The word ‘feedback’ is in common usage, and people often talk about ‘closing the loop,’ but few people realise what these terms really mean…and how important they are.
Moreover in the world of forecasting there is a conspicuous failure to close the feedback loop, with the result that the performance of most forecast processes is way below managers have the right to expect; particularly if they have just paid a king’s ransom for a fancy new piece of software.
The best way to explain this is by describing what feedback isn’t using a simple example.
Imagine driving a car with no instruments. At the end of every day, you receive a piece of paper telling you how many miles you have driven, your average speed and engine revolutions and the total amount of fuel consumed.
Would you feel well informed?
I’m guessing not, because you really need to know whether you are breaking the speed limit, about to run out of fuel and whether you are thrashing the engine. Receiving a high-level summary when it is already too late to do anything about it, is useless. And yet this is the form that most forecast process feedback takes; high-level, paper reports at the end of a period. Worse still, the drivers don’t have any of the contextual information that a car driver has; noise from a struggling engine, the scenery flashing past and so on.
The problem here is that, while there is management information, there is no feedback.
The classic definition of feedback is information about the state of a system that is fed back into the system in a way that can be used to change the state of the system. In layman’s terms it is information that can be used to take action that will bring the forecast process (the system) back into line with its goals.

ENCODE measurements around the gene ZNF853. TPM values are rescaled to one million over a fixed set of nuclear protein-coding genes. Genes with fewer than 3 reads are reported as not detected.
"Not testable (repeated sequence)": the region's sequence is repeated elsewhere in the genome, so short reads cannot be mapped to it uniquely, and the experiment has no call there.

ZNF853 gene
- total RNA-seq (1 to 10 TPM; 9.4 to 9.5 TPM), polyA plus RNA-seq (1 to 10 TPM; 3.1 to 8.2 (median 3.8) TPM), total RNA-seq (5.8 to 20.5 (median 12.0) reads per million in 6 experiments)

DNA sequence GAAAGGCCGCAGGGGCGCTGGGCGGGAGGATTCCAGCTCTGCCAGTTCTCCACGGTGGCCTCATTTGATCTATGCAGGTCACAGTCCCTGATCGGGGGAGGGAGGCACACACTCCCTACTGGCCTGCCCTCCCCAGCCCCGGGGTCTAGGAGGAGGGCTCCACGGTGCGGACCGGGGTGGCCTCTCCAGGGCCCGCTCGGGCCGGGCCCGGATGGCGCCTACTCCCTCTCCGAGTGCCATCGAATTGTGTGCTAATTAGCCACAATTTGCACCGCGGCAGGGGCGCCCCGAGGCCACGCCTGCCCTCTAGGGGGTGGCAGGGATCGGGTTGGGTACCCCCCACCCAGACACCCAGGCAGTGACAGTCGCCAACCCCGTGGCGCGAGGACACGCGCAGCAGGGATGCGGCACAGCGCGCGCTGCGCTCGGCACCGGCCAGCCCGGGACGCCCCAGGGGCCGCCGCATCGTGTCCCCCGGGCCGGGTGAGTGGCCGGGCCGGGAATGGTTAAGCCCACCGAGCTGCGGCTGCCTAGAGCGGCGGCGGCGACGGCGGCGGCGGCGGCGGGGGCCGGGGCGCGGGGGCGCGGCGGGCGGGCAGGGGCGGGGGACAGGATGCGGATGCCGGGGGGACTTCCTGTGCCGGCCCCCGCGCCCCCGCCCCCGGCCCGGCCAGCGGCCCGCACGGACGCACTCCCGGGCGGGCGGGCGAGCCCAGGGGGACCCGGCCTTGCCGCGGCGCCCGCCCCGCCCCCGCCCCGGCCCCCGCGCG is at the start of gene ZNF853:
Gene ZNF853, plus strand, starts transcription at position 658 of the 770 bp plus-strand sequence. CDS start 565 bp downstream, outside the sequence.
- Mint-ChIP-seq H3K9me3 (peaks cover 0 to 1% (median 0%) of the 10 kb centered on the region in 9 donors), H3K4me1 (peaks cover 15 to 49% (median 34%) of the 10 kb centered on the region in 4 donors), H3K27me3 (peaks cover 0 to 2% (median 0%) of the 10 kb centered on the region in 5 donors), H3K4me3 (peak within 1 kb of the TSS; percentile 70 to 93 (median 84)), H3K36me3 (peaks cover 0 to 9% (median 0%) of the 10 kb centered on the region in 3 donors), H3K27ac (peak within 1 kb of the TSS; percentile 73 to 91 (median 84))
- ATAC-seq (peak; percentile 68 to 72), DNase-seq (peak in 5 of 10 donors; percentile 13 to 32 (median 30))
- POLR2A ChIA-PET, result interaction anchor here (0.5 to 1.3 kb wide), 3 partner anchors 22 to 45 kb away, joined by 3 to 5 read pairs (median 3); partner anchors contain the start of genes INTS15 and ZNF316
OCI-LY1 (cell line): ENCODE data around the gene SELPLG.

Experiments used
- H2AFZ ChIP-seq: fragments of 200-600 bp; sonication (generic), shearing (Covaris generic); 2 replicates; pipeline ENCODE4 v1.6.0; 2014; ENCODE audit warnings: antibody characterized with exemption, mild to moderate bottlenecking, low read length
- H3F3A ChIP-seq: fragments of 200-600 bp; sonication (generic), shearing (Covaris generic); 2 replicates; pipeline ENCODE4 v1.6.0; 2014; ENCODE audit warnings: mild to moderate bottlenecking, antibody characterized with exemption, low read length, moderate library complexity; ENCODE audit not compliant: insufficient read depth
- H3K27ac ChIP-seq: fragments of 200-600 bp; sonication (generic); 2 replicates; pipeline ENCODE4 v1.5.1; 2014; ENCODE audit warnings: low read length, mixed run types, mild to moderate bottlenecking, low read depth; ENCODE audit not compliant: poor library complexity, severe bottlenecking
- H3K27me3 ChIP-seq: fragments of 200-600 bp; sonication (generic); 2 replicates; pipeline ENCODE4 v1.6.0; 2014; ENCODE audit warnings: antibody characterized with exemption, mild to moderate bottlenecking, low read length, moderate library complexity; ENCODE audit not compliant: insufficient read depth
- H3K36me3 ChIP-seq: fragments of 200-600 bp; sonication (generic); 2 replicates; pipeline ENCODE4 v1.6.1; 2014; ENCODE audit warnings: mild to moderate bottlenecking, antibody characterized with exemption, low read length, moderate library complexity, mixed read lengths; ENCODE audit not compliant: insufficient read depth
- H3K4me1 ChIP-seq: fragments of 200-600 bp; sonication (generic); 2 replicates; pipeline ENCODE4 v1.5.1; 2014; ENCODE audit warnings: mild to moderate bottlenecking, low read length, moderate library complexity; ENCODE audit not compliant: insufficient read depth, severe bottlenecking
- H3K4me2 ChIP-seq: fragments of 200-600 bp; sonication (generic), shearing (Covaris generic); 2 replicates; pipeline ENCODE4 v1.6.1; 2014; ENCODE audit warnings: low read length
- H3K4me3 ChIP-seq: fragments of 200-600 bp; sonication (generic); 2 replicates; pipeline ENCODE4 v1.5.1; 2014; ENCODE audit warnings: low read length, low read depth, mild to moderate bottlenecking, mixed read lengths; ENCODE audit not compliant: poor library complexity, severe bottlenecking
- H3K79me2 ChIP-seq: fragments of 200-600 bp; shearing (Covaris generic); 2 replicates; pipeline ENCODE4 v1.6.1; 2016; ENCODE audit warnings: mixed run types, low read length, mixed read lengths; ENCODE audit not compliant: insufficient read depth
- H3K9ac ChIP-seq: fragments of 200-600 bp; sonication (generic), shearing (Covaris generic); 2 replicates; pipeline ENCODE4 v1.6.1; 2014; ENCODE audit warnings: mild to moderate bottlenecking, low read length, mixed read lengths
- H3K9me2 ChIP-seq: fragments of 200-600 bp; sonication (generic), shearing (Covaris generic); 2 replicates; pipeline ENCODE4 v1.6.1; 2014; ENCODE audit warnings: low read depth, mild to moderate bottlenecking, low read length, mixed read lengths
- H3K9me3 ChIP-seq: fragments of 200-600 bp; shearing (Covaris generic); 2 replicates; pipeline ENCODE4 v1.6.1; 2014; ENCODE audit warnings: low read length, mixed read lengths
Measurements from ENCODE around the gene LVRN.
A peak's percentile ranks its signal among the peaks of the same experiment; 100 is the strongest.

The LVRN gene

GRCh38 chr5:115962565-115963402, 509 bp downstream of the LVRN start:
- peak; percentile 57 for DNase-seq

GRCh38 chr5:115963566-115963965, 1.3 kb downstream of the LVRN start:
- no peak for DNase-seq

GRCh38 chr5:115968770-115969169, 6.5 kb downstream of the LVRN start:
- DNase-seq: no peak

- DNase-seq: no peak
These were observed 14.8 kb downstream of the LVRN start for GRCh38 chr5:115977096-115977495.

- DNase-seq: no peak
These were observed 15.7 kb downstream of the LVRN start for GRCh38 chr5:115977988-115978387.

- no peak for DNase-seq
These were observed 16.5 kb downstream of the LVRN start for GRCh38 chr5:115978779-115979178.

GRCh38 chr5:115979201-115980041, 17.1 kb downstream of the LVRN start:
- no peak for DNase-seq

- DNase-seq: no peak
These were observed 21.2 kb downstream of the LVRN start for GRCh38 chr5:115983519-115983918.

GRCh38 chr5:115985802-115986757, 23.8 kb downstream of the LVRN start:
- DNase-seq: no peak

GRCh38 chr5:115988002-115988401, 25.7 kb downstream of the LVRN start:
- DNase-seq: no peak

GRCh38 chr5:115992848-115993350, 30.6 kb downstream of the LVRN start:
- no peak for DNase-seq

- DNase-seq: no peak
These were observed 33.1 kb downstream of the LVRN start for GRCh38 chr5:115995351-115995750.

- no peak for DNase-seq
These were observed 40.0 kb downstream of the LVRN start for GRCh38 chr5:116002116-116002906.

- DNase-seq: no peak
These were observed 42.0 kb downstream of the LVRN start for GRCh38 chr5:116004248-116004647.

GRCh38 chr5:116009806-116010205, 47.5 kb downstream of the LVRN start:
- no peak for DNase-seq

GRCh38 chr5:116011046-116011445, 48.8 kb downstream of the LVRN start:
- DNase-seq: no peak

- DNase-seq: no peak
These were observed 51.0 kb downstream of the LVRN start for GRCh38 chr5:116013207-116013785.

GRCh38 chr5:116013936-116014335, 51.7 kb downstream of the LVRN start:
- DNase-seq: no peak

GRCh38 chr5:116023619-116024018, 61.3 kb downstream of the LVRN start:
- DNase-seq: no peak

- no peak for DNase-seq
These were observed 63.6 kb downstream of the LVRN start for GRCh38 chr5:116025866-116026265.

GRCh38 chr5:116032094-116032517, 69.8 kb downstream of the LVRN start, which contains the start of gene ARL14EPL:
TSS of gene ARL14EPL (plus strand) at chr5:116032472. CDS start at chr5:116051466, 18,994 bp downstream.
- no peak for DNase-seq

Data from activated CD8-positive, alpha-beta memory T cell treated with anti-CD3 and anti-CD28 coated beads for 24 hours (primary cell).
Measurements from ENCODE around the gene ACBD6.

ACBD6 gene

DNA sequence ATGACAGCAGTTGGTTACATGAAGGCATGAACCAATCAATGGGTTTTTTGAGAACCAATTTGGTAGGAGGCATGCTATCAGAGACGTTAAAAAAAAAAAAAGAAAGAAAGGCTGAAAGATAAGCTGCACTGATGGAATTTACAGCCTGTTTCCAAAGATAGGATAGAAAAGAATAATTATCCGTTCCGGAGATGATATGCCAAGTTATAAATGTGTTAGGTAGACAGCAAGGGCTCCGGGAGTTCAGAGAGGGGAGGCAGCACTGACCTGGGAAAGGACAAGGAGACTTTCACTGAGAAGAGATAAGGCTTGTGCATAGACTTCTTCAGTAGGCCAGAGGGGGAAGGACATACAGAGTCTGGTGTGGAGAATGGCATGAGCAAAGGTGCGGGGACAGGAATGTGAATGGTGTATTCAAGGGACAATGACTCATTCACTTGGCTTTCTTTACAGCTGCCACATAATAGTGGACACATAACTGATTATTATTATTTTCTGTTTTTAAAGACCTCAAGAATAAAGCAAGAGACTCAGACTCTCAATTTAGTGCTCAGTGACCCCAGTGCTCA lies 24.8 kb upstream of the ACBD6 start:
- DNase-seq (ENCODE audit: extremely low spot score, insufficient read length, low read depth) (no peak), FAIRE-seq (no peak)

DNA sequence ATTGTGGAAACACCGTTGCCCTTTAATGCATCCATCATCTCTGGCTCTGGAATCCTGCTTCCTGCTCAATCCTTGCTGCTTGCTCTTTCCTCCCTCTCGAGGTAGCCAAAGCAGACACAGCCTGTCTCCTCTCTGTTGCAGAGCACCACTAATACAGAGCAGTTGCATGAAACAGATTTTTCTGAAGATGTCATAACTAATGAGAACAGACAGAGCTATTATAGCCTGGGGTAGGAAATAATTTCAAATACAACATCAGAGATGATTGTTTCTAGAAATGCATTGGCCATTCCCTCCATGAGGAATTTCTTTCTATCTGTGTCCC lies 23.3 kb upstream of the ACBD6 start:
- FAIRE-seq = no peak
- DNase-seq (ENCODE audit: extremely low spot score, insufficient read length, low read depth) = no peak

No system or process can possibly perform consistently in the desired way without adequate feedback - much of the improvement we have seen in everyday machines that now perform better than they ever used to, is because feedback has been built into the system. So automobile engines now have engine management systems to regulate their performance and fuel efficiency, and street lights turn on when it gets dark, saving both money and lives. Even bombs have become smart by detecting when they are off target and taking corrective action.
Building feedback into forecasting processes means that we need very frequent, very granular information about the quality of forecasts.We need to be able to tell the difference between random noise and evidence of a real problem and to compensate for the inherent difficulty of forecasting a highly volatile data series compared to a very stable one. Finally, it should be able to focus attention on those areas that really matter; where the gap between actual performance and that which is achievable is the most significant.
If we want to accelerate the returns on our investments in forecasting software and ‘best practice’ processes, we need to learn how to ‘close the loop’ on forecasting. Without it forecasting will remain one of the biggest sources of waste in business.